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SCHENECTADY DIGITAL HISTORY ARCHIVE

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A History of the Schenectady Patent in the Dutch and English Times
7: Adult Freeholders — Hendrick Willemse Brouwer

Prof. Jonathan Pearson

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[This information is from p. 100 of A History of the Schenectady Patent in the Dutch and English Times; being contributions toward a history of the lower Mohawk Valley by Jonathan Pearson, A. M. and others, edited by J. W. MacMurray, A. M., U. S. A. (Albany, NY: J. Munsell's Sons, Printers, 1883). It is in the Schenectady Collection of the Schenectady County Public Library at Schdy R 974.744 P36, and copies are also available for borrowing.]

[Copies of this book are available from the Schenectady County Historical Society.]

[The original version uses assorted typographical symbols to represent footnotes. To improve legibility, the online version uses the form (page number - note number.)]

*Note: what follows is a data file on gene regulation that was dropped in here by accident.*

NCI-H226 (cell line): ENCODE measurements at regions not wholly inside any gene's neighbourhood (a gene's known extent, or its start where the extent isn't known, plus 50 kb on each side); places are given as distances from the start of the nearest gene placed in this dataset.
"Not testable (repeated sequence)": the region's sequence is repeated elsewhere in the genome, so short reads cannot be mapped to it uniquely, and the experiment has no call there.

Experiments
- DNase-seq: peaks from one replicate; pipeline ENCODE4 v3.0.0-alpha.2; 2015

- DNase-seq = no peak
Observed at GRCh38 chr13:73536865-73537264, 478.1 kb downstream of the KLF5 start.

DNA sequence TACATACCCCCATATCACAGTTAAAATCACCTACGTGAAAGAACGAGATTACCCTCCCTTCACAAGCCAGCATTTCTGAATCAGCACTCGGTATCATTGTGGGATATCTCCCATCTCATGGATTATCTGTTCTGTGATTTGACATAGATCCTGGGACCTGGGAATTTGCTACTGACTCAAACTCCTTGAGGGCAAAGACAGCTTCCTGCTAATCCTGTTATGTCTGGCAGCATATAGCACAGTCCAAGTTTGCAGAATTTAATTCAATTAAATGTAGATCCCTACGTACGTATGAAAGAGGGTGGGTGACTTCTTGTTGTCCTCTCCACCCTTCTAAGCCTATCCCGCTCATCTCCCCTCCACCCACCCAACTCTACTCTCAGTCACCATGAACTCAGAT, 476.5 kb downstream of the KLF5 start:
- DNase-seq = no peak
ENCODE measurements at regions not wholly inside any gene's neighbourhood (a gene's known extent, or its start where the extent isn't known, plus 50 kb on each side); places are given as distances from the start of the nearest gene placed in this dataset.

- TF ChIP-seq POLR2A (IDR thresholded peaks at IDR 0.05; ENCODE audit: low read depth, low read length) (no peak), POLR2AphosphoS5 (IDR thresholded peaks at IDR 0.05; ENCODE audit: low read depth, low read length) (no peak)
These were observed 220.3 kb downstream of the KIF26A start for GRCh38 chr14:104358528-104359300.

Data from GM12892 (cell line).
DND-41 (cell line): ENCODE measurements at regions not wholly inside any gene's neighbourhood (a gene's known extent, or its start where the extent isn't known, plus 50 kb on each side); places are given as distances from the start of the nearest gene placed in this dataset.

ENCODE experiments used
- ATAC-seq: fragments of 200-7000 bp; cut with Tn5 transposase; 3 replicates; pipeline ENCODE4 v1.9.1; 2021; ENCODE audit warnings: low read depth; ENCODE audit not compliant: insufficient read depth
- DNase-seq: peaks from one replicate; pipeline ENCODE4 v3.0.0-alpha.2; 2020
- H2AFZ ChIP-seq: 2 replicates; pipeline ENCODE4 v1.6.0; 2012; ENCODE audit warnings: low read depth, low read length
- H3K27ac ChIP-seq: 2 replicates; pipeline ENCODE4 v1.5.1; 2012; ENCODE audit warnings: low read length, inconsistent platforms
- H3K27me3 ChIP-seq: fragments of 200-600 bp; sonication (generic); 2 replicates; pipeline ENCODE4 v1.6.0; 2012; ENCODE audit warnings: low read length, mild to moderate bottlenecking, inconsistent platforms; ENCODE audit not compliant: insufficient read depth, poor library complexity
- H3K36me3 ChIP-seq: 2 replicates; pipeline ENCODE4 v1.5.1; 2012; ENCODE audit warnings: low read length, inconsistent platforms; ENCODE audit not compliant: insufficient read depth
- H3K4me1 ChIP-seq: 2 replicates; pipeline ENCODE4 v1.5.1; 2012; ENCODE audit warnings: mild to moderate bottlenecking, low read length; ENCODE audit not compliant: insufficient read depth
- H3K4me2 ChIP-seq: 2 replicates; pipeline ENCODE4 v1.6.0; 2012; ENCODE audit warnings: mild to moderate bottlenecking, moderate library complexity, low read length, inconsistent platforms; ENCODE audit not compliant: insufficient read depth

One Willem Brouwer came to Beverwyck at or about the time that Philip Hend. Brouwer settled there and was probably a connection. In 1655 he owned property in New Amsterdam. His death occurred about the 3d of Aug., 1668; the following entry is found in the Deacon's book of the church at Albany. "Tot die begraevenisse van Willem brouwer 40 guilders, 15 [stuivers]." He left two sons Hendrick and Willem, both of whom settled in Schenectady. The former the progenitor of those bearing this name in Schenectady married Maria Pieterse, daughter of Pieter Jacobse Borsboom and widow of Teunis Carstense of Albany. Brouwer died about the beginning of the year 1707, having made his will Dec. 12, 1706, proved Feb. 16, 1707/8. Later his wife married ———— Van Vleck, by whom she had a son Benjamin.

Hendrick Brouwer owned a lot on the east side of Church street, beginning at a point 108 feet north from the church lot and extending probably to Front street, and through his wife came into possession of one quarter of hindmost lot No. 8, which she inherited from her father. (100-3) He left six sons and two daughters, one of whom, Jacob — born 1700, — an Indian trader, was barbarously murdered at the falls on the Oswego river in the spring of 1730, by an Onondaga Indian. (100-4)

In 1724 Mrs. Brouwer was also called an Indian trader. (100-5)

Notes

(100-3) See Borsboom.

(100-4) Note, Col. Doc., IX, 1019.

(100-5) Albany Annals, VIII, 293.

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